BANKING | Kenyan Banks Begin Sharing Customer Information with the Revenue Authority on Foreign Account Holders

This is being done as part of the tax authority's intensified crackdown on tax evaders and individuals benefitting from illicit wealth.

Map of Kenya. Detail from the World Atlas. Selective Focus.

Kenyan banks have initiated the sharing of information regarding foreign account holders with the Kenya Revenue Authority (KRA).

According to a local business daily, this is being done as part of the tax authority’s intensified crackdown on tax evaders and individuals benefitting from illicit wealth.

Several banks are said to have informed their customers that they had commenced implementing the Common Reporting Standards (CRS), a framework introduced by the Organisation for Economic Co-operation and Development (OECD) in 2014. This framework enables countries to efficiently exchange information on taxpayers, enhancing transparency and compliance measures.

By doing this, the Kenya Revenue Authority (KRA) is also expected to receive information concerning resident taxpayers holding accounts in countries that share reports using the framework, which includes all OECD countries and several more including South Africa and Ghana.

For individual account holders, banks will disclose details to the tax authorities such as:

  • Account balance
  • Address
  • Place of birth
  • Date of birth
  • Country or countries of tax residence
  • Identification numbers

In the case of corporate entities, banks are also required to collect and transmit information to the KRA regarding:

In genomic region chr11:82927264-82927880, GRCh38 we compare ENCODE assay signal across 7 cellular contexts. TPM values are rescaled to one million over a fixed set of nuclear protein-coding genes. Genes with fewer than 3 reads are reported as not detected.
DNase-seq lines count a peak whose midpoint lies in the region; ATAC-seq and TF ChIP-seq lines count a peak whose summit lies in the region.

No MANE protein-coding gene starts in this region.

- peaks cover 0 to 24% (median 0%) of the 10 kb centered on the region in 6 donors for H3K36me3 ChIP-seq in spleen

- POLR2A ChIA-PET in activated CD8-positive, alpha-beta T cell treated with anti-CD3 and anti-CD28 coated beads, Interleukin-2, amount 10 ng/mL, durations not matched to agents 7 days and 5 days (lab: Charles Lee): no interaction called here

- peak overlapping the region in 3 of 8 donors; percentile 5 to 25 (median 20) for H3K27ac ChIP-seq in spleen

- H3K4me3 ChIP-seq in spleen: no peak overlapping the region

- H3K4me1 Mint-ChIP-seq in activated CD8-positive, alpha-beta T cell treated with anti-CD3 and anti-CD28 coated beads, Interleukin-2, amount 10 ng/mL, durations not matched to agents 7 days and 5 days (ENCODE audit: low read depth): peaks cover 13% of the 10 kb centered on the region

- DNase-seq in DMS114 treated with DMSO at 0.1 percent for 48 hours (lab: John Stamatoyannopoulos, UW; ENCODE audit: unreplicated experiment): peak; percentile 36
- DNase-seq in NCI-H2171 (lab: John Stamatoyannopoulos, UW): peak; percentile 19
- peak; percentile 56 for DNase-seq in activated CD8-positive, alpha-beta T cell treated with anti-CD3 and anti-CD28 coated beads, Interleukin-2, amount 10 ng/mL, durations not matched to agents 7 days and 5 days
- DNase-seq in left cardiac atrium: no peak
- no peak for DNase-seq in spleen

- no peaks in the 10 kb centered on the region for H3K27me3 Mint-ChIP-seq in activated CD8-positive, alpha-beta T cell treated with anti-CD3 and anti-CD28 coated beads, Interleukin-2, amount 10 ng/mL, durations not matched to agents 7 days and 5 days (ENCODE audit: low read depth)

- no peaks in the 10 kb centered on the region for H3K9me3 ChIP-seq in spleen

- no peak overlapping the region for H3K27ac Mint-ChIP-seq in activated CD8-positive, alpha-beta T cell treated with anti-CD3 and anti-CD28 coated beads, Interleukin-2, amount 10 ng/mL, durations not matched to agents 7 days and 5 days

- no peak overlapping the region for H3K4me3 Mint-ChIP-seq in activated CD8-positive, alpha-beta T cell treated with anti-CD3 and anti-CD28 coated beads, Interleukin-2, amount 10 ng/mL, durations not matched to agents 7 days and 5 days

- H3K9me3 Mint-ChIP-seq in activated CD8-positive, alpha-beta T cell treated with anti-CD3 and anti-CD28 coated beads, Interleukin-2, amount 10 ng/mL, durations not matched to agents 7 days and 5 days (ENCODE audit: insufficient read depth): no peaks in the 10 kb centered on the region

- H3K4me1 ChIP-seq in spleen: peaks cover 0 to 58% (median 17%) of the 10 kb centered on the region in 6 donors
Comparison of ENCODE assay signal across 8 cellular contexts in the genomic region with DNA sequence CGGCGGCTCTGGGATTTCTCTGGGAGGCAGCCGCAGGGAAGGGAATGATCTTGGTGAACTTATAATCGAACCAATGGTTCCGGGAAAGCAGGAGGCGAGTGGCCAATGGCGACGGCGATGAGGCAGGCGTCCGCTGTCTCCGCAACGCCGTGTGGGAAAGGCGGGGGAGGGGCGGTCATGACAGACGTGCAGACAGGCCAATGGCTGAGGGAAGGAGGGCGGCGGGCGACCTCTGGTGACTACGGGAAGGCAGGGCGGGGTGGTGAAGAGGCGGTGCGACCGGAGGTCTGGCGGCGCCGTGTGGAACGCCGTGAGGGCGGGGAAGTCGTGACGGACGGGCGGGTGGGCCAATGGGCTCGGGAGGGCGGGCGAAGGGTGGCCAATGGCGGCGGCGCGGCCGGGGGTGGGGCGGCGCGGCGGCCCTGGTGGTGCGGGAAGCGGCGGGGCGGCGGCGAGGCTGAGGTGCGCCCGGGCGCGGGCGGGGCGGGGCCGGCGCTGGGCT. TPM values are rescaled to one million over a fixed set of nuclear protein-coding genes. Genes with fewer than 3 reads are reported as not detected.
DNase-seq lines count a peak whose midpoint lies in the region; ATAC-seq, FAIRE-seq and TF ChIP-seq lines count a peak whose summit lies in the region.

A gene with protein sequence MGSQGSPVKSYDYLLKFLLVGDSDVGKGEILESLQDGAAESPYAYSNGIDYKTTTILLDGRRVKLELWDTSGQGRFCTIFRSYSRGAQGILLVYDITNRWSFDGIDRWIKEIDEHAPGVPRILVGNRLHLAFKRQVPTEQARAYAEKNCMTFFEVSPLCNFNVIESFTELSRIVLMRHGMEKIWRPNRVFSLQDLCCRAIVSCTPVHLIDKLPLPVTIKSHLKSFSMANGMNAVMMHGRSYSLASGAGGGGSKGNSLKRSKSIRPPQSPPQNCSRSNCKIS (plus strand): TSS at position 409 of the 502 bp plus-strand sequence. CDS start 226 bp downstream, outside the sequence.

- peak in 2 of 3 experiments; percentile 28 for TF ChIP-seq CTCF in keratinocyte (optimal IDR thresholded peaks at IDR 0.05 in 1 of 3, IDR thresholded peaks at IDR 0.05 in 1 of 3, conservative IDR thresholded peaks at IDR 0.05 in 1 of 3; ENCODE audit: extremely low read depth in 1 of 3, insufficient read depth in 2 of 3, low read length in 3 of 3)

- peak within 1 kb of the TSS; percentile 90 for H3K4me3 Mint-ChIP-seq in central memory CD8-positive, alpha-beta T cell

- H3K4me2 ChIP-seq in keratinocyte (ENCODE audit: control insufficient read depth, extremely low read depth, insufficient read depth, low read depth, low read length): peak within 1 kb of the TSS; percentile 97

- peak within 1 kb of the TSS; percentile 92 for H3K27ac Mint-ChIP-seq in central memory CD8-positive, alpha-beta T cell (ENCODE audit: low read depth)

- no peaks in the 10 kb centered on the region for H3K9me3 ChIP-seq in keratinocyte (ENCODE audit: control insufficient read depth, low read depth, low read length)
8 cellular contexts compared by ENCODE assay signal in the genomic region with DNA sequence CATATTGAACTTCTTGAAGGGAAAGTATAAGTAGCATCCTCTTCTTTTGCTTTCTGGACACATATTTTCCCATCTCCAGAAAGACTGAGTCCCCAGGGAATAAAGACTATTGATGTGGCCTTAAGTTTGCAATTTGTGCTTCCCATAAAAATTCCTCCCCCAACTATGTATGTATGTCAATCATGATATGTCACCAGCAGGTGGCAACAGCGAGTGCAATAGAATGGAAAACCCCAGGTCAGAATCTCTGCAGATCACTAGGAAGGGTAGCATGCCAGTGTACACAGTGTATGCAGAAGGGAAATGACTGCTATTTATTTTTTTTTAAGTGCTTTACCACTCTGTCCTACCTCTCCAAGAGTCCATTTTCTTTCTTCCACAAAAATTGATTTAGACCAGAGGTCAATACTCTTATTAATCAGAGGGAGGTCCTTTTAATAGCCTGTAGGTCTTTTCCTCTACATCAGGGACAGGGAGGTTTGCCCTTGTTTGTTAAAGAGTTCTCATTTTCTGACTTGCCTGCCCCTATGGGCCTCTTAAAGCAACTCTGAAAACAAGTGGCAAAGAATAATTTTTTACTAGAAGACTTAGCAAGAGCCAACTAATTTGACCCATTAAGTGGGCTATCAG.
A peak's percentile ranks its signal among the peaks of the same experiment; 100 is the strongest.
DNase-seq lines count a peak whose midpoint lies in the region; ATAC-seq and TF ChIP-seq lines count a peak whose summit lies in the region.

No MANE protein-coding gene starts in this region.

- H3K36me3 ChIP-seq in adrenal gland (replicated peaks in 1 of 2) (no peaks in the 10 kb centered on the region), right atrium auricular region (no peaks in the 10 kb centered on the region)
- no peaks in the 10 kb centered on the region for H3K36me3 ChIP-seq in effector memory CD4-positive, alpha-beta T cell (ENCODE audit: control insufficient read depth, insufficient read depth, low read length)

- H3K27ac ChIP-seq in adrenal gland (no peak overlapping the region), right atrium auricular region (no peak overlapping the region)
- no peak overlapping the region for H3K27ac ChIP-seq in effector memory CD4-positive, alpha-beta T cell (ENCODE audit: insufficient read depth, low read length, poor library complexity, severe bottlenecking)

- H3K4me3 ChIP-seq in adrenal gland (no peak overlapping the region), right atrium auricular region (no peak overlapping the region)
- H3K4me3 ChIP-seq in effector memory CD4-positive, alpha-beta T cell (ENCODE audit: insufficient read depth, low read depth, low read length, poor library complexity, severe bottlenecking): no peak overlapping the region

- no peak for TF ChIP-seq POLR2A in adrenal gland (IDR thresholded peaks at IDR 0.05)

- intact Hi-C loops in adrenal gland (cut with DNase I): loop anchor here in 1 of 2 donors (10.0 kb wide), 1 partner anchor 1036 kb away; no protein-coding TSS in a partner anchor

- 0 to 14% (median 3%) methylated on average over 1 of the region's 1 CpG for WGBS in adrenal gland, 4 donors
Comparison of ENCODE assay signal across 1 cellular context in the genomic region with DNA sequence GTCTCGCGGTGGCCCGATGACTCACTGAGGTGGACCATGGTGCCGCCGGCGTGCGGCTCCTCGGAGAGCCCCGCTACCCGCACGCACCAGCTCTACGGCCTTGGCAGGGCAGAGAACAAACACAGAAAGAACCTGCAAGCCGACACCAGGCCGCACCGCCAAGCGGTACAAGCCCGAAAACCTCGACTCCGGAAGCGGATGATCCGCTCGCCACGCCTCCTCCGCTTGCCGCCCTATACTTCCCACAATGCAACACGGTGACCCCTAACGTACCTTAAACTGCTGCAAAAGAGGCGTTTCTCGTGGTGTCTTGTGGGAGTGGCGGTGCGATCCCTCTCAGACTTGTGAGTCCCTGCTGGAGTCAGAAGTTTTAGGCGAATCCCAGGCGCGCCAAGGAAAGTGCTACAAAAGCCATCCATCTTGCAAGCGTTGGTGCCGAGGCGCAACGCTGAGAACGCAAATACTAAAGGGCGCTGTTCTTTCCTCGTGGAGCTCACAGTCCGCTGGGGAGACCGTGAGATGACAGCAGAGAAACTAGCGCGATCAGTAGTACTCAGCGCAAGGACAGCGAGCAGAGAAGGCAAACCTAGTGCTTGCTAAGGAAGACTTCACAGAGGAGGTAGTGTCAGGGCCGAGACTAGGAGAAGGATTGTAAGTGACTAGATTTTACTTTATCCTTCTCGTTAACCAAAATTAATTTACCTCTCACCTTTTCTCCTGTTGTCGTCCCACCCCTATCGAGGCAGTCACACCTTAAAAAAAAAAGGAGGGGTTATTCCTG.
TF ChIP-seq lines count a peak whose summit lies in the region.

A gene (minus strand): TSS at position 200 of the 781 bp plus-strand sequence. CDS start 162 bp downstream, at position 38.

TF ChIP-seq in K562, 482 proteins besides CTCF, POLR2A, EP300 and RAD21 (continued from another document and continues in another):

• The place of registration
  • The entity type
  • The details of the controlling person

In January 2023, Kenya signed the Tax Procedures (Common Reporting Standards) Regulations, 2023. These regulations mandate all Kenyan banks, trusts, and other financial institutions to report details of foreigners to the Kenya Revenue Authority (KRA).

The Kenya Revenue Authority (KRA) will subsequently share this information with 106 signatory countries, including well-known tax havens such as:

  • Switzerland
  • Panama
  • The Cayman Islands
  • Bermuda
  • The British Virgin Islands
  • Mauritius
  • Jersey
  • Monaco

In reciprocity, tax authorities in the other signatory countries are obligated to share similar information with the Kenya Revenue Authority (KRA). This mutual exchange strengthens the tax authority’s ability to access funds concealed in offshore accounts.

Similar to the anti-money laundering regulations that mandate financial institutions to report cash transactions exceeding KES 1 million (~$6,167) to the Financial Reporting Centre, banks are also tasked with reviewing all existing accounts holding balances above $250,000 (KES 40 million) belonging to foreigners.

In August 2022, the OECD approved the Crypto-Asset Reporting Framework (CARF) which provides for the reporting of tax information on transactions in crypto assets in a standardized manner, to automatically exchange such information.

So far, South Africa is the first African country known to have adopted the Crypto Asset Framework, having done this in November 2023.




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